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http://dx.doi.org/10.1038/nature21712DOI Listing
March 2017

Satellite NO retrievals suggest China has exceeded its NO reduction goals from the twelfth Five-Year Plan.

Sci Rep 2016 10 27;6:35912. Epub 2016 Oct 27.

Argonne National Laboratory, Energy Systems Division, Argonne, IL 60439, USA.

China's twelfth Five-Year Plan included pollution control measures with a goal of reducing national emissions of nitrogen oxides (NO) by 10% by 2015 compared with 2010. Multiple linear regression analysis was used on 11-year time series of all nitrogen dioxide (NO) pixels from the Ozone Monitoring Instrument (OMI) over 18 NO hotspots in China. The regression analysis accounted for variations in meteorology, pixel resolution, seasonal effects, weekday variability and year-to-year variability. The NO trends suggested that there was an increase in NO columns in most areas from 2005 to around 2011 which was followed by a strong decrease continuing through 2015. The satellite results were in good agreement with the annual official NO emission inventories which were available up until 2014. This shows the value of evaluating trends in emission inventories using satellite retrievals. It further shows that recent control strategies were effective in reducing emissions and that recent economic transformations in China may be having an effect on NO columns. Satellite information for 2015 suggests that emissions have continued to decrease since the latest inventories available and have surpassed the goals of the twelfth Five-Year Plan.
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http://dx.doi.org/10.1038/srep35912DOI Listing
http://www.ncbi.nlm.nih.gov/pmc/articles/PMC5082360PMC
October 2016

Impacts of the Minamata convention on mercury emissions and global deposition from coal-fired power generation in Asia.

Environ Sci Technol 2015 May 16;49(9):5326-35. Epub 2015 Apr 16.

†Engineering Systems Division, Massachusetts Institute of Technology, Cambridge, Massachusetts 02139, United States.

We explore implications of the United Nations Minamata Convention on Mercury for emissions from Asian coal-fired power generation, and resulting changes to deposition worldwide by 2050. We use engineering analysis, document analysis, and interviews to construct plausible technology scenarios consistent with the Convention. We translate these scenarios into emissions projections for 2050, and use the GEOS-Chem model to calculate global mercury deposition. Where technology requirements in the Convention are flexibly defined, under a global energy and development scenario that relies heavily on coal, we project ∼90 and 150 Mg·y(-1) of avoided power sector emissions for China and India, respectively, in 2050, compared to a scenario in which only current technologies are used. Benefits of this avoided emissions growth are primarily captured regionally, with projected changes in annual average gross deposition over China and India ∼2 and 13 μg·m(-2) lower, respectively, than the current technology case. Stricter, but technologically feasible, mercury control requirements in both countries could lead to a combined additional 170 Mg·y(-1) avoided emissions. Assuming only current technologies but a global transition away from coal avoids 6% and 36% more emissions than this strict technology scenario under heavy coal use for China and India, respectively.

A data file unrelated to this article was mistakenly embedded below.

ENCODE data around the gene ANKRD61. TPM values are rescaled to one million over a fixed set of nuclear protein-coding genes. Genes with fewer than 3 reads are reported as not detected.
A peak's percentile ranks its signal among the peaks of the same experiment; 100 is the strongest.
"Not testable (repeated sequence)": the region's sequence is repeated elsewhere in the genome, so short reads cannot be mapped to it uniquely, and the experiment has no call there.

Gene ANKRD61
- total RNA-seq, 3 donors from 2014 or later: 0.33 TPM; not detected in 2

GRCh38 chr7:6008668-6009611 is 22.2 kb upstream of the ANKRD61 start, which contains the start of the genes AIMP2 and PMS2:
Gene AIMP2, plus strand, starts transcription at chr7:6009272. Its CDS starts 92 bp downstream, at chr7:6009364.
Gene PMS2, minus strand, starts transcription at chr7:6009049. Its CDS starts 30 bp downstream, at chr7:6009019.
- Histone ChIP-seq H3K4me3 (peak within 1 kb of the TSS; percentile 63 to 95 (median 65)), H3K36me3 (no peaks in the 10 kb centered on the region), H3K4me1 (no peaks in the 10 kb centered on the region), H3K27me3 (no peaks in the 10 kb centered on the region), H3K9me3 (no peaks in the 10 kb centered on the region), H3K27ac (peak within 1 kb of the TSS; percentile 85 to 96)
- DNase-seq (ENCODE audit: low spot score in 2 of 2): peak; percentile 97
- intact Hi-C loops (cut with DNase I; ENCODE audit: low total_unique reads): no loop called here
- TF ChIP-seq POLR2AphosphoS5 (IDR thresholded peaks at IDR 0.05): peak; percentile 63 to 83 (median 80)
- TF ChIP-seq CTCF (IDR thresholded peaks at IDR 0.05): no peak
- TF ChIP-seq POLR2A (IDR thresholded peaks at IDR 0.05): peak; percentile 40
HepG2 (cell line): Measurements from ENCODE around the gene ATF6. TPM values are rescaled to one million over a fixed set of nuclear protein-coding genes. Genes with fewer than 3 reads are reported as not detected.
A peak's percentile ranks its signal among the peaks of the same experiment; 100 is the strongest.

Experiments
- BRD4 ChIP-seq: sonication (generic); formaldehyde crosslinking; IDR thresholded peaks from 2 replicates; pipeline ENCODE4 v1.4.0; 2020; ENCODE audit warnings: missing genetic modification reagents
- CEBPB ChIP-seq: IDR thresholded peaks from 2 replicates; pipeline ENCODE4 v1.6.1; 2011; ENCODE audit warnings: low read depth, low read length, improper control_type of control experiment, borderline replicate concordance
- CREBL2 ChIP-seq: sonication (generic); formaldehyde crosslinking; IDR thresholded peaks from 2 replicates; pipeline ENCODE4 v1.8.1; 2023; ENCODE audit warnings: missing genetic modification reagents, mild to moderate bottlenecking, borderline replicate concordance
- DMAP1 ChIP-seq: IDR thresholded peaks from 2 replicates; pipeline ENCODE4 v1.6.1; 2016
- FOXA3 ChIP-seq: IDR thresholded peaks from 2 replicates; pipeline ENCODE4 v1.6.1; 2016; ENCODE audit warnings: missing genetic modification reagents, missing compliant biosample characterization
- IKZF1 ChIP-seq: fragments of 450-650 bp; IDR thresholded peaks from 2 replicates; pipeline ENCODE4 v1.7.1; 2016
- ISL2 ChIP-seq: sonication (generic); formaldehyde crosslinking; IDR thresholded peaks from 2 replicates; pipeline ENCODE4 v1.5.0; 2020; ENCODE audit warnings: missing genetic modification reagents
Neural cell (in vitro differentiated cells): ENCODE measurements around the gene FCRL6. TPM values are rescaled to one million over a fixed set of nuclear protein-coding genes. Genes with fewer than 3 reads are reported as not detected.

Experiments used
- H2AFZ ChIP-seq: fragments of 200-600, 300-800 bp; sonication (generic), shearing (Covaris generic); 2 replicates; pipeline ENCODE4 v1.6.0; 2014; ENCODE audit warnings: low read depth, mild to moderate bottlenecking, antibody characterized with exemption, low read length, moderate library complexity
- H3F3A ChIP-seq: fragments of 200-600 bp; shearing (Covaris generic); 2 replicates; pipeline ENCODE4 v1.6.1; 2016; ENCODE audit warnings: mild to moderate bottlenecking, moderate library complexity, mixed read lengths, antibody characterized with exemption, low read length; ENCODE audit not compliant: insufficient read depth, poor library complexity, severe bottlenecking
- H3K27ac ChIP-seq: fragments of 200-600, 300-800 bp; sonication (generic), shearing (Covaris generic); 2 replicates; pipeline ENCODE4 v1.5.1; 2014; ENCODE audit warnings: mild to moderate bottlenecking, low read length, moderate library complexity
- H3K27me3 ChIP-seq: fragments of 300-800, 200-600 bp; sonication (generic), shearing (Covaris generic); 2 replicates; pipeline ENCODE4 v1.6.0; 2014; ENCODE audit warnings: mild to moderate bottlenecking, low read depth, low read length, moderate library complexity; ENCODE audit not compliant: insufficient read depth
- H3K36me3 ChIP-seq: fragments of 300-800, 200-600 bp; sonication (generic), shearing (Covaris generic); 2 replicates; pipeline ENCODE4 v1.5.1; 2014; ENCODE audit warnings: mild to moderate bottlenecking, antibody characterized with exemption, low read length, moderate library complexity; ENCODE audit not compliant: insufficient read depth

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http://dx.doi.org/10.1021/acs.est.5b00074DOI Listing
May 2015

Light absorption properties and radiative effects of primary organic aerosol emissions.

Environ Sci Technol 2015 Apr 9;49(8):4868-77. Epub 2015 Apr 9.

#Department of Chemical and Biochemical Engineering, The University of Iowa, 4133 Seamans Center, Iowa City, Iowa 52242, United States.

Organic aerosols (OAs) in the atmosphere affect Earth's energy budget by not only scattering but also absorbing solar radiation due to the presence of the so-called "brown carbon" (BrC) component. However, the absorptivities of OAs are not represented or are poorly represented in current climate and chemical transport models. In this study, we provide a method to constrain the BrC absorptivity at the emission inventory level using recent laboratory and field observations. We review available measurements of the light-absorbing primary OA (POA), and quantify the wavelength-dependent imaginary refractive indices (kOA, the fundamental optical parameter determining the particle's absorptivity) and their uncertainties for the bulk POA emitted from biomass/biofuel, lignite, propane, and oil combustion sources. In particular, we parametrize the kOA of biomass/biofuel combustion sources as a function of the black carbon (BC)-to-OA ratio, indicating that the absorptive properties of POA depend strongly on burning conditions. The derived fuel-type-based kOA profiles are incorporated into a global carbonaceous aerosol emission inventory, and the integrated kOA values of sectoral and total POA emissions are presented. Results of a simple radiative transfer model show that the POA absorptivity warms the atmosphere significantly and leads to ∼27% reduction in the amount of the net global average POA cooling compared to results from the nonabsorbing assumption.
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http://dx.doi.org/10.1021/acs.est.5b00211DOI Listing